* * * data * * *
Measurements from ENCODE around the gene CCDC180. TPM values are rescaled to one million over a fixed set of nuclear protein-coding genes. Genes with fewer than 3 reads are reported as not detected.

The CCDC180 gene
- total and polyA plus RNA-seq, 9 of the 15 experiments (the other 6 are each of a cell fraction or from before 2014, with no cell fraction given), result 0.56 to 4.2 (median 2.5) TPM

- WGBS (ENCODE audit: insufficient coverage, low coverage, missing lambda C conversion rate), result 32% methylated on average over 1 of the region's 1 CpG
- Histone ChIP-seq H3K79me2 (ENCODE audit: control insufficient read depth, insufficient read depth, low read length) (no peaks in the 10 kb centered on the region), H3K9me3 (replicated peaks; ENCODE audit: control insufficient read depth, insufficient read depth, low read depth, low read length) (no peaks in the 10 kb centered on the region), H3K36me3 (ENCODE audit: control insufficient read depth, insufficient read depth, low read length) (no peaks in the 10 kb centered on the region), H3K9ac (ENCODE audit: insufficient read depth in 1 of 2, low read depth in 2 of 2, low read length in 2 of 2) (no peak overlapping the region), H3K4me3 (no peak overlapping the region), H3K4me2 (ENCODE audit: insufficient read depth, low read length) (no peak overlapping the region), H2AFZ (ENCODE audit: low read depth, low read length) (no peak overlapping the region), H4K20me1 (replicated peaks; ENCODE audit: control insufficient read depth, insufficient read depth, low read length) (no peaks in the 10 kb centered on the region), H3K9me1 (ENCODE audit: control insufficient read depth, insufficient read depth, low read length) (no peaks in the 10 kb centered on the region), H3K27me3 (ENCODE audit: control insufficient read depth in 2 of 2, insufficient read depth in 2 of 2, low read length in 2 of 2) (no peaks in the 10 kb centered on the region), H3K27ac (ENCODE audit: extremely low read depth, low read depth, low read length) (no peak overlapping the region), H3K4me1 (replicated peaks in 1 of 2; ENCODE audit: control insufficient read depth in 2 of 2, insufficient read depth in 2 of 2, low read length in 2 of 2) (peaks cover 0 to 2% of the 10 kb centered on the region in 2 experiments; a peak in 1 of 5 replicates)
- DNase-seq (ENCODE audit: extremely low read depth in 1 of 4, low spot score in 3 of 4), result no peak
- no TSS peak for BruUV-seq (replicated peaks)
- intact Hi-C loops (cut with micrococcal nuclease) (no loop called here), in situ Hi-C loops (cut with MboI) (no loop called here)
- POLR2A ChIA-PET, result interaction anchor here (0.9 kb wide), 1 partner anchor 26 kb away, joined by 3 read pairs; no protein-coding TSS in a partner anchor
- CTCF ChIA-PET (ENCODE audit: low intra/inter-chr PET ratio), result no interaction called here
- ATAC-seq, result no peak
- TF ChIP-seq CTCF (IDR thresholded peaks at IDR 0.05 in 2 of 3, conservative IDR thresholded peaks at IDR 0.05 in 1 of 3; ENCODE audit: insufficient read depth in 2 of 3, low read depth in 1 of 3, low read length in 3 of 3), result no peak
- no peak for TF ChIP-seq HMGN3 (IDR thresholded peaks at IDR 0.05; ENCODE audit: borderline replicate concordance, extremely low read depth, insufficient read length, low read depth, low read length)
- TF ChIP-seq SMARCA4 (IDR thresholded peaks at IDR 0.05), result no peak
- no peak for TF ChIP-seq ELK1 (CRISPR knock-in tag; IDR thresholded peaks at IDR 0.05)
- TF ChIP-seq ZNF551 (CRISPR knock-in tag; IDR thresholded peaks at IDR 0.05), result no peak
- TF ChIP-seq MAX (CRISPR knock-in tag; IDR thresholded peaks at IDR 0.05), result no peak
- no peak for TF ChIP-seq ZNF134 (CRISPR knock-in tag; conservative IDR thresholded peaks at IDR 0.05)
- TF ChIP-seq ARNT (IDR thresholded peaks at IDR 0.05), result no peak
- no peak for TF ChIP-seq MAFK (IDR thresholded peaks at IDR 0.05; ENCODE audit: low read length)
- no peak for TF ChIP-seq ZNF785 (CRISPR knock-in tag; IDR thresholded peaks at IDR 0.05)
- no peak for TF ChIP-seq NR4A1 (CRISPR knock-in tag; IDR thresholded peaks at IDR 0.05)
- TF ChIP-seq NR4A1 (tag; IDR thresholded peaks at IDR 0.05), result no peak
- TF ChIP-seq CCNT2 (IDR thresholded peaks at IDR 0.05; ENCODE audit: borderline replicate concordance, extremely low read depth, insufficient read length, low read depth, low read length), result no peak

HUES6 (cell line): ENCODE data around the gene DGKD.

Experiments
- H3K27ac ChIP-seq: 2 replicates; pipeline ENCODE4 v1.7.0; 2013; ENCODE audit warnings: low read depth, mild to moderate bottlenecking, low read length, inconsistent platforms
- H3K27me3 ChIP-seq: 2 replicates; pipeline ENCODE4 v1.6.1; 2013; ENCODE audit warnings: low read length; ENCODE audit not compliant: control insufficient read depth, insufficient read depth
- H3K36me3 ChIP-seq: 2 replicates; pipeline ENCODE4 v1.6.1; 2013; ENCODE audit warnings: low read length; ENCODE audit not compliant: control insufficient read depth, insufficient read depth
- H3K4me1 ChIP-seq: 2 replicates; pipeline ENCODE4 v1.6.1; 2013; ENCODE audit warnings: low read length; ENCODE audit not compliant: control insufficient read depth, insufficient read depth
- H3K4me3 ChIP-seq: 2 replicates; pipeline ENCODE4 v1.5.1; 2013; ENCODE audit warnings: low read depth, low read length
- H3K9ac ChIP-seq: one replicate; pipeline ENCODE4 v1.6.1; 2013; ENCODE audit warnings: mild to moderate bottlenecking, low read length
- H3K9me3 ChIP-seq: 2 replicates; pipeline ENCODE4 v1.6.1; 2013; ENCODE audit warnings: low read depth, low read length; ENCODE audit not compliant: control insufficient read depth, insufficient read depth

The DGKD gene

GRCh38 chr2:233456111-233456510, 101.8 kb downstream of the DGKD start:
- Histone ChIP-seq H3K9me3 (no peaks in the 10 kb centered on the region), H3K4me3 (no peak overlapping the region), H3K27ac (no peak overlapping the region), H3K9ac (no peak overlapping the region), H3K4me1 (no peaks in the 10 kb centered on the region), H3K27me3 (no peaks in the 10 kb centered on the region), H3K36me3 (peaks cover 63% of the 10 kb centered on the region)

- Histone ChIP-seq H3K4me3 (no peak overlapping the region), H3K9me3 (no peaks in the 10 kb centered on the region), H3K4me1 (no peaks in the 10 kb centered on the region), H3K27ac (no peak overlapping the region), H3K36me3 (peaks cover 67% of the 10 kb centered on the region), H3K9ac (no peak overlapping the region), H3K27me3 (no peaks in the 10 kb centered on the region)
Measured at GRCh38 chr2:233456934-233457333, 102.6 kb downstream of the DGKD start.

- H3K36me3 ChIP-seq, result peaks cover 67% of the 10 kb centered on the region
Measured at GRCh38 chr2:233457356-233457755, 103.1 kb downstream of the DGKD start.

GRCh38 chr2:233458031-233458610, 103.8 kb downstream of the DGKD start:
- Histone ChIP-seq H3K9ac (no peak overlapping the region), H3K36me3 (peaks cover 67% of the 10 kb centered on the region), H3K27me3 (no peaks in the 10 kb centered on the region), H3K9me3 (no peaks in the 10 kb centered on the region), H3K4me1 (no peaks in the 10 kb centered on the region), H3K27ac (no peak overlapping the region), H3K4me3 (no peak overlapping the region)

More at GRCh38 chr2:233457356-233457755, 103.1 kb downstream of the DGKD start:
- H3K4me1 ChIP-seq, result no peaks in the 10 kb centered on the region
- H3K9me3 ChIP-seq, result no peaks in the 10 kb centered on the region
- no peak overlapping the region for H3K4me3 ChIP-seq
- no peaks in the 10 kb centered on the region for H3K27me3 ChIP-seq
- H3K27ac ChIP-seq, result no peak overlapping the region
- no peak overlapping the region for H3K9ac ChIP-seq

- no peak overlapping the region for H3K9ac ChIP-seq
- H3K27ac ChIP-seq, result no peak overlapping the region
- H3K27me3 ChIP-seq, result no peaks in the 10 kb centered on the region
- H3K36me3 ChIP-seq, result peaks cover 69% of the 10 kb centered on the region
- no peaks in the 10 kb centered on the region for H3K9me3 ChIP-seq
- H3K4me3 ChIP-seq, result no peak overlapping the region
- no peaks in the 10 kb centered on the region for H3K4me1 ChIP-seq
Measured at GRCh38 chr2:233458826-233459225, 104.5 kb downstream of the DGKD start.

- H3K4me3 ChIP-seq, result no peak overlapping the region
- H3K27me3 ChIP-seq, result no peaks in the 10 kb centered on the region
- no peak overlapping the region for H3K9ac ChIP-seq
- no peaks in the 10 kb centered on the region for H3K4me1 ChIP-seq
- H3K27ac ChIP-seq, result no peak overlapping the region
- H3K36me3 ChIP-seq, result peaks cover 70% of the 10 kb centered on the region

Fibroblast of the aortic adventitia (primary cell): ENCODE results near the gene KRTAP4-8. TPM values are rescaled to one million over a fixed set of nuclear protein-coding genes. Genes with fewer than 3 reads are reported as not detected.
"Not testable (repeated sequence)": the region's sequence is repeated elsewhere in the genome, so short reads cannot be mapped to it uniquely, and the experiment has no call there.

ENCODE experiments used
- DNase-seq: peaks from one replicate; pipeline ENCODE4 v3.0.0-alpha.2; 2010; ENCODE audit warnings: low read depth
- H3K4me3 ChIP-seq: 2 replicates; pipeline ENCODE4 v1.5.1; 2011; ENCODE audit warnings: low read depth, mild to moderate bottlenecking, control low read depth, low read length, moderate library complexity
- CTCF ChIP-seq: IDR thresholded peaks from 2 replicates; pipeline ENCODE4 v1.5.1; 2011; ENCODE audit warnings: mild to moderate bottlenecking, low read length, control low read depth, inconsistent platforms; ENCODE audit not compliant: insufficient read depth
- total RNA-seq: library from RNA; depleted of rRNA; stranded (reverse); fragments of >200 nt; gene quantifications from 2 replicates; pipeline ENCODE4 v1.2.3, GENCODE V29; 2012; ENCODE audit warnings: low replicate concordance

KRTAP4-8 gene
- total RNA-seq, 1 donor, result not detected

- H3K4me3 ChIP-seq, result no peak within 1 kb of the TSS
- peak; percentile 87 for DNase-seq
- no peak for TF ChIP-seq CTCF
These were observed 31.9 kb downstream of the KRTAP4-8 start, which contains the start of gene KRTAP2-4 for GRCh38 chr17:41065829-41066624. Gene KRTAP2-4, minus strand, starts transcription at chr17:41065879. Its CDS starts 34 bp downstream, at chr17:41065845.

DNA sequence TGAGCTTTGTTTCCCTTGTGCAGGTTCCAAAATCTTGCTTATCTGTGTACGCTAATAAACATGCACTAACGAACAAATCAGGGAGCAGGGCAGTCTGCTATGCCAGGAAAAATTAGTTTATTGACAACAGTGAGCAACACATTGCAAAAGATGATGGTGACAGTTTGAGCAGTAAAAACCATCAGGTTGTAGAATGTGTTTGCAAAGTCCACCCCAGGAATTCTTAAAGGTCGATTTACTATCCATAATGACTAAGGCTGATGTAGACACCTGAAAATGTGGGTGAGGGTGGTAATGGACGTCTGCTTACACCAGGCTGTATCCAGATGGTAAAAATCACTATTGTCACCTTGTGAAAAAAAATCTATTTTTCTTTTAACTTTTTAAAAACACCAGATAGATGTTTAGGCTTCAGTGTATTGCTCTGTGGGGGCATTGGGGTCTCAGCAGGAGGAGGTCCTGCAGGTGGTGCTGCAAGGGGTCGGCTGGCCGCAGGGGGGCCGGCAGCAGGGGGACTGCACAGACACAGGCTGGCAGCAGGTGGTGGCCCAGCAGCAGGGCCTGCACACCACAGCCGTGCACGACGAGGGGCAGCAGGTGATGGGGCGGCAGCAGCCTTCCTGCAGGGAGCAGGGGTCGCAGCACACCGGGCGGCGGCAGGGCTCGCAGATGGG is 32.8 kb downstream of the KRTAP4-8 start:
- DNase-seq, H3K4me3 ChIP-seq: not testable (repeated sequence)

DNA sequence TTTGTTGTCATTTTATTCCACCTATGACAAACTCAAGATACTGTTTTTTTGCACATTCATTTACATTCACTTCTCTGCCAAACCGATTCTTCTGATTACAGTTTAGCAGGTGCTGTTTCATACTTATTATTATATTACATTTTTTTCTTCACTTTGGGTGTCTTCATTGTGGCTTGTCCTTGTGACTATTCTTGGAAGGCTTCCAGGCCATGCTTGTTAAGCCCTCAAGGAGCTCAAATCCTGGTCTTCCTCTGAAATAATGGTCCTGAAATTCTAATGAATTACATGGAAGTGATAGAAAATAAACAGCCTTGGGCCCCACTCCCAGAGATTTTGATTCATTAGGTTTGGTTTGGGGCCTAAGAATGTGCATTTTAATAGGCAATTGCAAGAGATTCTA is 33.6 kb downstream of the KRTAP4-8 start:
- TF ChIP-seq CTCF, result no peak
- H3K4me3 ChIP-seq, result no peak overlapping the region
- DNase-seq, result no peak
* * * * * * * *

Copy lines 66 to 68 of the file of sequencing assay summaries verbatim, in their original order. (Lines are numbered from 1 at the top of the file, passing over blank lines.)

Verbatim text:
ENCODE experiments used
- DNase-seq: peaks from one replicate; pipeline ENCODE4 v3.0.0-alpha.2; 2010; ENCODE audit warnings: low read depth
- H3K4me3 ChIP-seq: 2 replicates; pipeline ENCODE4 v1.5.1; 2011; ENCODE audit warnings: low read depth, mild to moderate bottlenecking, control low read depth, low read length, moderate library complexity